2005 Chrysler 300 Review

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High Gear Media Staff High Gear Media Staff  
March 12, 2004

by Al Vinikour  

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Back in 1998, when DaimlerChrysler came into being, the notion of a Chrysler-badged vehicle using much Mercedes content seemed about as likely as Osama Bin Laden showing up for Fashion Week. Cross-pollinating the brands was verboten — the “merger of equals” made all that unnecessary, remember?

Fast-forward to 2004, when the realities of cost-cutting have already wrought the fantastic-looking Crossfire, based on Benz SLK hardware. Sharing can be good for you, just like mom said.

This coming model year, the intermingling of Benz and Chrysler DNA will hit an important milestone with the 300/Magnum sedan and wagon, which borrow prudently from the last-generation Benz E-Class and C-Class and infuse them with classic, even bawdy, American style. If DaimlerChrysler ever will work, the 300/Magnum must be a success.

As if the pressure weren’t high enough, the 300/Magnum also have to be good enough to make buyers forget that just a decade ago, Chrysler was telling us that front-drive and cab-forward were a better solution than rear-wheel drive. Oh, and at the same time as relearning how to engineer rear-drive cars, they had to make the fraternal twins roomy, sporty, feature-laden, stable, and safety-prone.

After spending a considerable amount of time with these vehicles, in every climate imaginable, I’d have to say the next time around, DCX management needs to present something more difficult, because from what I’ve experienced, all these goals have been met and surpassed.

First, the 300

I’ll begin with the all-new Chrysler 300. This year marks the 50th anniversary of this nameplate, and the new model does credit to the name. It replaces the current flagship luxury model, the 300M. Unlike the vehicle it’s replaced by, the “M” was only available with a V-6 engine, something I found relatively unworthy of the image of the famous badge — styling, luxury, and comfort aside.

2005 Chrysler 300

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It’s still possible to get a V-6 engine in the ’05 Chrysler 300. In fact, there’s a choice of two. The standard engine for the base model is a 2.7-liter, DOHC 24-valve V-6 producing 190 horsepower and 190 pound-feet of torque. The standard V-6 for the 300 Touring and 300 Limited trim levels is the 3.5-liter engine, which makes 250 horsepower and 250 lb-ft of torque.

Chrysler HEMI

Chrysler HEMI

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Moving to the head of the class is the 5.7-liter Hemi V-8, standard on the top-of-the-line 300C model (my personal favorite). It pumps out a very impressive 340 horsepower and a soul-reaffirming 390 lb-ft of torque. This is what a V-8 should do for a living: throw out enough power to mesmerize even the least car-happy folks you know while lifting us enthusiasts into some near-utopian realm. You’ll spend more for the recommended higher-grade 89-octane fuel to get there, but who cares? EPA fuel-economy estimates range from 21/28 mpg city/highway for the 2.7-liter six to 17/23 for the Hemi with all-wheel drive.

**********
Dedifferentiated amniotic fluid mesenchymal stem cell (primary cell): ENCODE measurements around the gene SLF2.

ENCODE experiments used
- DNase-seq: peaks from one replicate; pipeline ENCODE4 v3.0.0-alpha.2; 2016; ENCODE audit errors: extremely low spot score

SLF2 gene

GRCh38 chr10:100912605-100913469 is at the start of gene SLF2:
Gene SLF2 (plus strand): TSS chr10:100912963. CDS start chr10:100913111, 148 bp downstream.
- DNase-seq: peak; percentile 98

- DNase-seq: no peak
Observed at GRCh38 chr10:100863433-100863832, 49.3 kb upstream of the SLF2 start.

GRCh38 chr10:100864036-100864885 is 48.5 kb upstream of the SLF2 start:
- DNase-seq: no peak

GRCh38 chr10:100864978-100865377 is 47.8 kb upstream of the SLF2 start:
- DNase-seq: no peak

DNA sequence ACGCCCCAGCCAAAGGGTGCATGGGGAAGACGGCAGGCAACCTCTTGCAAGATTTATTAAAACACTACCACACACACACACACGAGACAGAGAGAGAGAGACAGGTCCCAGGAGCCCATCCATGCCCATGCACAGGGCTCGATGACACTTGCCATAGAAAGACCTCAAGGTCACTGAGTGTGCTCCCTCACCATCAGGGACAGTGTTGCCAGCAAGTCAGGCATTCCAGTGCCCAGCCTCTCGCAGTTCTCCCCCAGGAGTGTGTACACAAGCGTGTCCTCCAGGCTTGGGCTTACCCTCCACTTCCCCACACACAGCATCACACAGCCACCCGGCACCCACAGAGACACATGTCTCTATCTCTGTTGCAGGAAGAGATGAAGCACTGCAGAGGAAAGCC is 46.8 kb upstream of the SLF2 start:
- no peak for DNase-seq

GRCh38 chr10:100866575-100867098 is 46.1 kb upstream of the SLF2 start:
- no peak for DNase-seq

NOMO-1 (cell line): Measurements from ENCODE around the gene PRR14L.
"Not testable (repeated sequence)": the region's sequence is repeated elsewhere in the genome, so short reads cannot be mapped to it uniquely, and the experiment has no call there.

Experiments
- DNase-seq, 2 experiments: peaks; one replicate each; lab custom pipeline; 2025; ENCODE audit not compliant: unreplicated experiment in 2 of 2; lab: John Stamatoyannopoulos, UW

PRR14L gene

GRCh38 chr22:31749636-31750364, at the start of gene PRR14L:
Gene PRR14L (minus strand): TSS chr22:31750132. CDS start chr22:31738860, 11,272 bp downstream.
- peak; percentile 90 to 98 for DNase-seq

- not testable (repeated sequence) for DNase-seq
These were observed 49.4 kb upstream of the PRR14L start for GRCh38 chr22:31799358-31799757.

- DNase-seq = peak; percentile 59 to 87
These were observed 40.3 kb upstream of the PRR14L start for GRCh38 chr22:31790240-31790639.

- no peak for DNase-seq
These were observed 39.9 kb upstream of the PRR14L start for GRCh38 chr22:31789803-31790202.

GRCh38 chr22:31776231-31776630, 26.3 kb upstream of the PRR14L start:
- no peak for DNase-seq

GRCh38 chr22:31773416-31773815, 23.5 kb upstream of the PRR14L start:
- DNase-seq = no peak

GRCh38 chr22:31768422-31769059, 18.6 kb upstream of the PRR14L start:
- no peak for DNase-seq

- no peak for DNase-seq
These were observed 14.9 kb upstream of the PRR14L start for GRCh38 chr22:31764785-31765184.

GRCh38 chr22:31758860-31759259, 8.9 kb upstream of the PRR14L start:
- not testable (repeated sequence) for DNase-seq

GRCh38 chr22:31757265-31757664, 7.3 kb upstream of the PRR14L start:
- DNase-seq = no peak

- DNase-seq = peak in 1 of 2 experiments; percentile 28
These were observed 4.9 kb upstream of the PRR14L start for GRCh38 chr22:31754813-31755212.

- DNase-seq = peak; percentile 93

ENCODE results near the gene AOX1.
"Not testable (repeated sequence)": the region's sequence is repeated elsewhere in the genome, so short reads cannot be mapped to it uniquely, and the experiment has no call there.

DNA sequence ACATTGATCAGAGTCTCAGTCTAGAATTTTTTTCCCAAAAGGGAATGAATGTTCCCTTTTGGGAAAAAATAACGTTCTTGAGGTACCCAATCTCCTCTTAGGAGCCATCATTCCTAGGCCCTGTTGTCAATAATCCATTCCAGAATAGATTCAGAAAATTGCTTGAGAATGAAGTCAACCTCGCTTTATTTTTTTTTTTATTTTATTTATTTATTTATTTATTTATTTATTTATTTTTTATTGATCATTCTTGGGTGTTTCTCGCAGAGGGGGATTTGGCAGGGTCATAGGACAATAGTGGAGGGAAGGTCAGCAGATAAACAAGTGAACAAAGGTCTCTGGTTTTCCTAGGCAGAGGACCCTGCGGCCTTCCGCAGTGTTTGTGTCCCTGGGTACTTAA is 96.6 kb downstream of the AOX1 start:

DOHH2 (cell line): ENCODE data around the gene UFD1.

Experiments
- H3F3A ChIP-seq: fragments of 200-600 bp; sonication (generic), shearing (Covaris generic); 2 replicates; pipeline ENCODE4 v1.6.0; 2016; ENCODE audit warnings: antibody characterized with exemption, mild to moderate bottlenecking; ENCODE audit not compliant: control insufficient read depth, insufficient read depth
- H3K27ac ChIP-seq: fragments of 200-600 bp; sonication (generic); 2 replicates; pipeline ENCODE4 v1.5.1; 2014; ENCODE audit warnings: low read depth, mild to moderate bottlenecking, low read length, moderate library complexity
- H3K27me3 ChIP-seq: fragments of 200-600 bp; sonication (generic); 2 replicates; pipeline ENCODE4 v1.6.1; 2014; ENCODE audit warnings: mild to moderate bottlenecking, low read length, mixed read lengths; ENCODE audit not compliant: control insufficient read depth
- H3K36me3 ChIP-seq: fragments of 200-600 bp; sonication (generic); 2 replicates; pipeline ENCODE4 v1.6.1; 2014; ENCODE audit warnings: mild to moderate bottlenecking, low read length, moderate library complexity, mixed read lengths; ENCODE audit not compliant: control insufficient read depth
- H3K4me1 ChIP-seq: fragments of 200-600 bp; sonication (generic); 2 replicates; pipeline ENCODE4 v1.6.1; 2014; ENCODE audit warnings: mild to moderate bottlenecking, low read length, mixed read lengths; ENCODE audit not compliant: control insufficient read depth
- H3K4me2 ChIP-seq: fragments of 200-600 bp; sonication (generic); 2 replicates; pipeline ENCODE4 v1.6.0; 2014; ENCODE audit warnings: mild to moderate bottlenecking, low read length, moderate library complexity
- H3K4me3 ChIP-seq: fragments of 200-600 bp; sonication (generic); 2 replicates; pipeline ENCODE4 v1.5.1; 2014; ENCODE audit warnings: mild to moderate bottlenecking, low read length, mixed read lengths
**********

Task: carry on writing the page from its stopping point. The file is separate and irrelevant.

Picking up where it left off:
The transmission for the 2.7-liter and 3.5-liter V-6 engines is a four-speed automatic; a five-speed automatic is standard on the 300C and is included with all-wheel drive. Final drive ratio is 3.90 with the 2.7-liter; 3.64 with the 3.5-liter; and 2.82 with the V-8.

The five-speed comes with Chrysler’s AutoStick driver-interactive manual control that allows you to run between gears like a clutchless manual transmission. Other than preserving some brake wear (and I don’t mean to minimize the importance of this) for hilly terrain, I’ve never been a die-hard fan of these things. Maybe I’m just a purist and long for the old days of big-iron muscle cars and heavy-duty clutches that would give you a leg the size of an Olympic weightlifter, but I feel if you have an automatic transmission…leave it in Drive.

I’ve driven all three engine selections and the 2.7 version is adequate, although this wouldn’t be my first choice. It has enough power to do a decent job of propelling you around, but I feel that in the long run it wouldn’t be the best engine, especially for a mountainous environment. Keep in mind that for every 3000-feet change in elevation you will lose about 10 percent of your power. If you lived at a 6000-foot level, the 20-percent loss in power would in effect give you about a 38-percent drop in horsepower, meaning you’d be operating this fairly heavy vehicle around with barely over 150 horsepower.

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2005 Chrysler 300

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The 3.5-liter V-6 is a good compromise because it’s quick (for a V-6) and accommodating. I sometimes had to remember that I was not driving a V-8.